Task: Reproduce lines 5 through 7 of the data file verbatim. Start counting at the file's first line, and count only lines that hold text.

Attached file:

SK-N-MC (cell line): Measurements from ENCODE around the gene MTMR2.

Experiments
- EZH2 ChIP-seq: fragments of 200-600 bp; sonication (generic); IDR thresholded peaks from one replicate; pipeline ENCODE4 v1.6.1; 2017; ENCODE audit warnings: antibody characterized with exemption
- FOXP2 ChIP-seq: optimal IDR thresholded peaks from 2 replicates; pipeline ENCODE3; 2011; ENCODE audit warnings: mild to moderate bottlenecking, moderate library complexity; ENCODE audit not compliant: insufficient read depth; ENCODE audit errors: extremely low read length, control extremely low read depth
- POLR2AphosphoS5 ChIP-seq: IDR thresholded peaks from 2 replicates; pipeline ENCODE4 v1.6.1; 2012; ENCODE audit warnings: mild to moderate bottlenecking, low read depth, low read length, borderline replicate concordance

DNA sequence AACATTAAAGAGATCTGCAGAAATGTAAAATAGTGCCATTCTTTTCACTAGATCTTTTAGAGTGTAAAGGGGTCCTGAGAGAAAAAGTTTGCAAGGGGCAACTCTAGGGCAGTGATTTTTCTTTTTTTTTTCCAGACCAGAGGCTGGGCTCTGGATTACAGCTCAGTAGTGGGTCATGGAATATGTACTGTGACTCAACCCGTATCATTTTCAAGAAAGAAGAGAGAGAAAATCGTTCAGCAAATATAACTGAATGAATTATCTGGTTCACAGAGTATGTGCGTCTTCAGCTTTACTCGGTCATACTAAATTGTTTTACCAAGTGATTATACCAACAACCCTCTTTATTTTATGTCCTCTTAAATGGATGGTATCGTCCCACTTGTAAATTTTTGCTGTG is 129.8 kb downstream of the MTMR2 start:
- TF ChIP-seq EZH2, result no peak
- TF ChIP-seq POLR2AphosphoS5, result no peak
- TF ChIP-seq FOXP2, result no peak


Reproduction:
- POLR2AphosphoS5 ChIP-seq: IDR thresholded peaks from 2 replicates; pipeline ENCODE4 v1.6.1; 2012; ENCODE audit warnings: mild to moderate bottlenecking, low read depth, low read length, borderline replicate concordance

DNA sequence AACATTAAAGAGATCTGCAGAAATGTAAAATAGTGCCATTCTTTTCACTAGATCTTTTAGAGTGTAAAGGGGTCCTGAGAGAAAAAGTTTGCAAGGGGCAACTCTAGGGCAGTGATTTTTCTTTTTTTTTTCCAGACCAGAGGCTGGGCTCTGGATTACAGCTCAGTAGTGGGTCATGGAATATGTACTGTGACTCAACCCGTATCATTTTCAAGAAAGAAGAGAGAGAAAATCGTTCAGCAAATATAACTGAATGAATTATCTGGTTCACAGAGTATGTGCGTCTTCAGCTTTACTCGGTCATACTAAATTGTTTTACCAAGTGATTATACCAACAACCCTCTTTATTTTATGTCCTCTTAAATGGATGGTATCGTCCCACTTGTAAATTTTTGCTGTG is 129.8 kb downstream of the MTMR2 start:
- TF ChIP-seq EZH2, result no peak